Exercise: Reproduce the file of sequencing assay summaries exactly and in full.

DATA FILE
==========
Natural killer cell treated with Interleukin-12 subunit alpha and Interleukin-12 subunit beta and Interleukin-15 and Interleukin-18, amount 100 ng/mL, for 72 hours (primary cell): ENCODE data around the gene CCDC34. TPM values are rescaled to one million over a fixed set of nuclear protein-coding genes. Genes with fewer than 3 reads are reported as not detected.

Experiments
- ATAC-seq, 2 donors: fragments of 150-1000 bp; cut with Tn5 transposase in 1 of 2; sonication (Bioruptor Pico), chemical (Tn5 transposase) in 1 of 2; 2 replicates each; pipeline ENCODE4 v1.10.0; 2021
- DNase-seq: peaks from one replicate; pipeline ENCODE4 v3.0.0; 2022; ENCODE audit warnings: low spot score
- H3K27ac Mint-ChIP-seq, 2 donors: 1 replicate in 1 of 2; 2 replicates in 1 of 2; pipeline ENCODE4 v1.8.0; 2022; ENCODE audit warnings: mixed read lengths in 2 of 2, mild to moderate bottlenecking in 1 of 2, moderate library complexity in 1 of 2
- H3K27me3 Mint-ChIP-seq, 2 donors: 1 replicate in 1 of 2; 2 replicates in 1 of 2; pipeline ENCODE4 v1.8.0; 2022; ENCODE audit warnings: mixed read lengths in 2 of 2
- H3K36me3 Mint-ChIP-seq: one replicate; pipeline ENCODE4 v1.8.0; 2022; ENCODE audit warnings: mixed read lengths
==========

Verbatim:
Natural killer cell treated with Interleukin-12 subunit alpha and Interleukin-12 subunit beta and Interleukin-15 and Interleukin-18, amount 100 ng/mL, for 72 hours (primary cell): ENCODE data around the gene CCDC34. TPM values are rescaled to one million over a fixed set of nuclear protein-coding genes. Genes with fewer than 3 reads are reported as not detected.

Experiments
- ATAC-seq, 2 donors: fragments of 150-1000 bp; cut with Tn5 transposase in 1 of 2; sonication (Bioruptor Pico), chemical (Tn5 transposase) in 1 of 2; 2 replicates each; pipeline ENCODE4 v1.10.0; 2021
- DNase-seq: peaks from one replicate; pipeline ENCODE4 v3.0.0; 2022; ENCODE audit warnings: low spot score
- H3K27ac Mint-ChIP-seq, 2 donors: 1 replicate in 1 of 2; 2 replicates in 1 of 2; pipeline ENCODE4 v1.8.0; 2022; ENCODE audit warnings: mixed read lengths in 2 of 2, mild to moderate bottlenecking in 1 of 2, moderate library complexity in 1 of 2
- H3K27me3 Mint-ChIP-seq, 2 donors: 1 replicate in 1 of 2; 2 replicates in 1 of 2; pipeline ENCODE4 v1.8.0; 2022; ENCODE audit warnings: mixed read lengths in 2 of 2
- H3K36me3 Mint-ChIP-seq: one replicate; pipeline ENCODE4 v1.8.0; 2022; ENCODE audit warnings: mixed read lengths